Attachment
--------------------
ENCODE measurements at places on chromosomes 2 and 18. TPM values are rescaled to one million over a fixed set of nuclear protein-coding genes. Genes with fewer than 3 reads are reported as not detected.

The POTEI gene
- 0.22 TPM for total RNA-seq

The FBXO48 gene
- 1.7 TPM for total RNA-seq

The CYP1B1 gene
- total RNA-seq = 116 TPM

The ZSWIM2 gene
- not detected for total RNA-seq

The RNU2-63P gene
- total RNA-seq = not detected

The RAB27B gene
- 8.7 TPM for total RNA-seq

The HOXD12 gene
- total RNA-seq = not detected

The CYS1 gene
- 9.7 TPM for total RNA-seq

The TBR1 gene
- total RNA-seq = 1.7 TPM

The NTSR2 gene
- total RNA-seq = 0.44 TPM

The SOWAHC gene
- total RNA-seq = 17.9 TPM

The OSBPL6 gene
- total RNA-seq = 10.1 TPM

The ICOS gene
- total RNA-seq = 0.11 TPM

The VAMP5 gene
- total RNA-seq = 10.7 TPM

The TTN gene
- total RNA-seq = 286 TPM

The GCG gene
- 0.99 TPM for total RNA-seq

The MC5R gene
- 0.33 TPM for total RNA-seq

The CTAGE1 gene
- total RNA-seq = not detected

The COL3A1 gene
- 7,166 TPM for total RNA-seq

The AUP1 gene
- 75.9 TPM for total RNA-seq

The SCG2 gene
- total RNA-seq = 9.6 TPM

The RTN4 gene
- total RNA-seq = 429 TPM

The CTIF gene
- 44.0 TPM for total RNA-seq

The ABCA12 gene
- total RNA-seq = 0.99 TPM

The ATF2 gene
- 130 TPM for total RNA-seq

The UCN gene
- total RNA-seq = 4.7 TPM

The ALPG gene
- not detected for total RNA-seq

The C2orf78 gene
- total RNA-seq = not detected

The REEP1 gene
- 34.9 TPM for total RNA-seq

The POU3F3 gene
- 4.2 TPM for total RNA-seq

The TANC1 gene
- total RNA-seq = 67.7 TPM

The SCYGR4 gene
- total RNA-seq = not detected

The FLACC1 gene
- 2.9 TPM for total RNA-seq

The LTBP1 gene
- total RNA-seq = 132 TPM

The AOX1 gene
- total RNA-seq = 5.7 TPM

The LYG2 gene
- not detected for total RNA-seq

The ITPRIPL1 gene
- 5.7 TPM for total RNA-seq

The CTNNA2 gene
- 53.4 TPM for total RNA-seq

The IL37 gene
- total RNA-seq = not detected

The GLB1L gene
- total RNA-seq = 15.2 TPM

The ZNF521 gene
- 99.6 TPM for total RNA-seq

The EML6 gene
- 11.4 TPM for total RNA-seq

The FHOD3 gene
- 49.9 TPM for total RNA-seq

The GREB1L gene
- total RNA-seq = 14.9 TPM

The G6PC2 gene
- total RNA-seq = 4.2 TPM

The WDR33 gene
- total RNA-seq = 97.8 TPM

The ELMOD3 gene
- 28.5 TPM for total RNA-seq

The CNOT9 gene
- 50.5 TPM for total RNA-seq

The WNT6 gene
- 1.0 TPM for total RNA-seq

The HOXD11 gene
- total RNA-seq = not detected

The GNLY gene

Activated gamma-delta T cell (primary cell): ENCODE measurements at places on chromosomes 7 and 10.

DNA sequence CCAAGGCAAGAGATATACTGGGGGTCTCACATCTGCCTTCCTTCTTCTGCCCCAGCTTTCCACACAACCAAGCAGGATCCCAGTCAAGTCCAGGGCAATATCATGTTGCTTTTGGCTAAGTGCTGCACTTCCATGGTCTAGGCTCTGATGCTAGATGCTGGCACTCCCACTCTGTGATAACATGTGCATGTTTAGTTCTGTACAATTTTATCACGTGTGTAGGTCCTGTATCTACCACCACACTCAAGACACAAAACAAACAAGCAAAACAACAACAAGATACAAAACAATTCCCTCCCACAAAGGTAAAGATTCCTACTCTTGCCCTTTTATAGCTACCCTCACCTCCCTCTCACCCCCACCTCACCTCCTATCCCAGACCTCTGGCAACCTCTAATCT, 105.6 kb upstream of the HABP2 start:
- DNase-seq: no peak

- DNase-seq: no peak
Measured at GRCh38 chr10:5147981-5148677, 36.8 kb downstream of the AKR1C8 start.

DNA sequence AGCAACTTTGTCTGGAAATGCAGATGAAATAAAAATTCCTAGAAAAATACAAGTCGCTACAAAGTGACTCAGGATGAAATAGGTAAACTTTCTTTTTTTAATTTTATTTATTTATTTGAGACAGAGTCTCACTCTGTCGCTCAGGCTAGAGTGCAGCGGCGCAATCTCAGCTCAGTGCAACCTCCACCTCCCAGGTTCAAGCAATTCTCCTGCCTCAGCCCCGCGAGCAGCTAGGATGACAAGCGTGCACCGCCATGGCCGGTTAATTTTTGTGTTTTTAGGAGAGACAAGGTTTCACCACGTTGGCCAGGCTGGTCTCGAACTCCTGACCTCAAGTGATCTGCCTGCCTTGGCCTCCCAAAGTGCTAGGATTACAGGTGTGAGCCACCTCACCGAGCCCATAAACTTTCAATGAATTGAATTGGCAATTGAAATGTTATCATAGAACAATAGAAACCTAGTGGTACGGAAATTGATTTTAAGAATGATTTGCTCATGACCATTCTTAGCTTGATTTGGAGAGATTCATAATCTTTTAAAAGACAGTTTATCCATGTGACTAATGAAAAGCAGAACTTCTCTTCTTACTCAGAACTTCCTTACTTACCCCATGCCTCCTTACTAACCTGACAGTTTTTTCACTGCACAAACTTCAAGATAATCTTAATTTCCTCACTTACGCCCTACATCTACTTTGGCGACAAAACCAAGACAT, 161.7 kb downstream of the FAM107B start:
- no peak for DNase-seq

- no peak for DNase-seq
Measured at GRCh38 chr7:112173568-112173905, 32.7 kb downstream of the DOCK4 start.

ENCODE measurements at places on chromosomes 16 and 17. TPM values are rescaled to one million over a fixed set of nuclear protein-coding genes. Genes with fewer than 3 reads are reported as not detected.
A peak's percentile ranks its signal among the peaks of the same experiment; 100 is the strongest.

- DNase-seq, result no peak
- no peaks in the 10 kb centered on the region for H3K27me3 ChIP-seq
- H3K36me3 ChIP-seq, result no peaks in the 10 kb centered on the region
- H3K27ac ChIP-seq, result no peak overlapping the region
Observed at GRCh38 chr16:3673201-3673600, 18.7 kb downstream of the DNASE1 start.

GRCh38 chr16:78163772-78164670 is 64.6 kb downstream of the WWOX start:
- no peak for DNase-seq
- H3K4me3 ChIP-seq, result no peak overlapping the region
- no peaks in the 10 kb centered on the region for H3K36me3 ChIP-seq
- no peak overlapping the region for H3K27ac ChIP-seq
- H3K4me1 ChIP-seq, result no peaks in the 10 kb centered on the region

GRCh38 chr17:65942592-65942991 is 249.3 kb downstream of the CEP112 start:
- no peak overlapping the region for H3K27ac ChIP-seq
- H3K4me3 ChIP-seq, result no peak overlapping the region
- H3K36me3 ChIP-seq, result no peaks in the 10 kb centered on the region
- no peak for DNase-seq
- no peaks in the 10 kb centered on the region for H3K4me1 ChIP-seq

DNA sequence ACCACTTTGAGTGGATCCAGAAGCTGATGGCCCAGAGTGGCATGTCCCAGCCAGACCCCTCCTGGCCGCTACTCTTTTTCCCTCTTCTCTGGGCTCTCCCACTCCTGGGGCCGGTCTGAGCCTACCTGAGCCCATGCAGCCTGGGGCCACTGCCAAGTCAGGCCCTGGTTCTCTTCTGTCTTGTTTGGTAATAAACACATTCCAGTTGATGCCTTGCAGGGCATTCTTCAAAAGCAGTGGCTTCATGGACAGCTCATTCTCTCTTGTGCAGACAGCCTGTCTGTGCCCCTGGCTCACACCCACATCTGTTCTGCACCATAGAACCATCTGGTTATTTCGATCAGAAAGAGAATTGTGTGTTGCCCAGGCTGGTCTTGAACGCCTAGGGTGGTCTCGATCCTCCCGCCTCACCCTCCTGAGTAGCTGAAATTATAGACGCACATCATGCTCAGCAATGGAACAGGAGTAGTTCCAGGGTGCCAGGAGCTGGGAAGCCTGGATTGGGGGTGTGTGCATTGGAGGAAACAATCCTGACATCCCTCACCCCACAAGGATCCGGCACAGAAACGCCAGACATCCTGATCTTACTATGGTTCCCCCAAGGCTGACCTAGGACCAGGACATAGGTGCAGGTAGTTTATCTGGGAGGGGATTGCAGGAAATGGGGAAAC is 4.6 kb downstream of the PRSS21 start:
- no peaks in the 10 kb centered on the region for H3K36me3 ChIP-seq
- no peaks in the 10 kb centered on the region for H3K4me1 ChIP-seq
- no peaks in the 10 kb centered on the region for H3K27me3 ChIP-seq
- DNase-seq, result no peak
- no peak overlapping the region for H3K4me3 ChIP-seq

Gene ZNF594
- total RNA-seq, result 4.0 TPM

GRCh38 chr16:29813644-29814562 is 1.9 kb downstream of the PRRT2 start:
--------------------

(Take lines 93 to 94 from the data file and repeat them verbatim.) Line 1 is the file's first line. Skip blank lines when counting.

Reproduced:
- total RNA-seq = 97.8 TPM

The ELMOD3 gene